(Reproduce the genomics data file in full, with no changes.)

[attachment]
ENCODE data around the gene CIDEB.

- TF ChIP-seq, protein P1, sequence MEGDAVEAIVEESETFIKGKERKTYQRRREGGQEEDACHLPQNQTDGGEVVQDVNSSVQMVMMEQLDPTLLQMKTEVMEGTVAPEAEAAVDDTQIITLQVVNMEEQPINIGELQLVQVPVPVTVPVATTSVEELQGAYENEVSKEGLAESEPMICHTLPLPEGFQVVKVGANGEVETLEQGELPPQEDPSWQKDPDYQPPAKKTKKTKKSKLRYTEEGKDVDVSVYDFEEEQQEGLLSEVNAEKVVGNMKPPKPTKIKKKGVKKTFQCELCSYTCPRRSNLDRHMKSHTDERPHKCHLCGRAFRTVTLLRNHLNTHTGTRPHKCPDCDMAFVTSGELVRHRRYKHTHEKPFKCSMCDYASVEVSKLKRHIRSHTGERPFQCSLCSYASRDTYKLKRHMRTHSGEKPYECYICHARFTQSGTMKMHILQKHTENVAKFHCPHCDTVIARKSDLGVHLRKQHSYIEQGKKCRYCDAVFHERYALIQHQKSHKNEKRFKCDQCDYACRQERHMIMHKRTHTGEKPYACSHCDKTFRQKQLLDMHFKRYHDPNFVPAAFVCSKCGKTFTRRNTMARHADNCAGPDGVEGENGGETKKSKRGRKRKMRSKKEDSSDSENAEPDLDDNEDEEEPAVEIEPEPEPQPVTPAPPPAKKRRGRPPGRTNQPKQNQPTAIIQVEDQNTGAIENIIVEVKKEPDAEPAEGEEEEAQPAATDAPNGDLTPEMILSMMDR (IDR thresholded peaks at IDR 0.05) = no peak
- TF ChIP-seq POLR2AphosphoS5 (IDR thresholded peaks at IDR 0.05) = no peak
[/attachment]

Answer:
ENCODE data around the gene CIDEB.

- TF ChIP-seq, protein P1, sequence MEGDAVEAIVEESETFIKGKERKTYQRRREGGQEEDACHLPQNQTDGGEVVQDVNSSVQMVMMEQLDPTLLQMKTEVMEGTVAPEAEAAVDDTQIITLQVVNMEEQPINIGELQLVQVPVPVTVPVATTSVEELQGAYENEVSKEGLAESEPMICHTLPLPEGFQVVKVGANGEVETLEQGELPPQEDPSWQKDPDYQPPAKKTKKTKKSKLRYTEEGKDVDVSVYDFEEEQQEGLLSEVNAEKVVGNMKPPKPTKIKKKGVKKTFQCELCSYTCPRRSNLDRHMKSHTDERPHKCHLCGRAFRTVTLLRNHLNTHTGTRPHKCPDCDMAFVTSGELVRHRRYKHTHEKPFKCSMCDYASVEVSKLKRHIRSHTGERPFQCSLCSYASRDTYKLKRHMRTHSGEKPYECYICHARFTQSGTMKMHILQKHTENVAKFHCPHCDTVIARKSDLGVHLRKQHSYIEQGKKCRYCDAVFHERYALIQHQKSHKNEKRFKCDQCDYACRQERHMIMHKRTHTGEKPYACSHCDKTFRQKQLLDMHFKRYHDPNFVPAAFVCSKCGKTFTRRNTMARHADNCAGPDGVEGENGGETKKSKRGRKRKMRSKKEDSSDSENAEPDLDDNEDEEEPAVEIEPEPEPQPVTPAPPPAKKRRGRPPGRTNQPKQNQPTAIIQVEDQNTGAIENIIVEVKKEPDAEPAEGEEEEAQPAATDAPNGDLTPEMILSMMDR (IDR thresholded peaks at IDR 0.05) = no peak
- TF ChIP-seq POLR2AphosphoS5 (IDR thresholded peaks at IDR 0.05) = no peak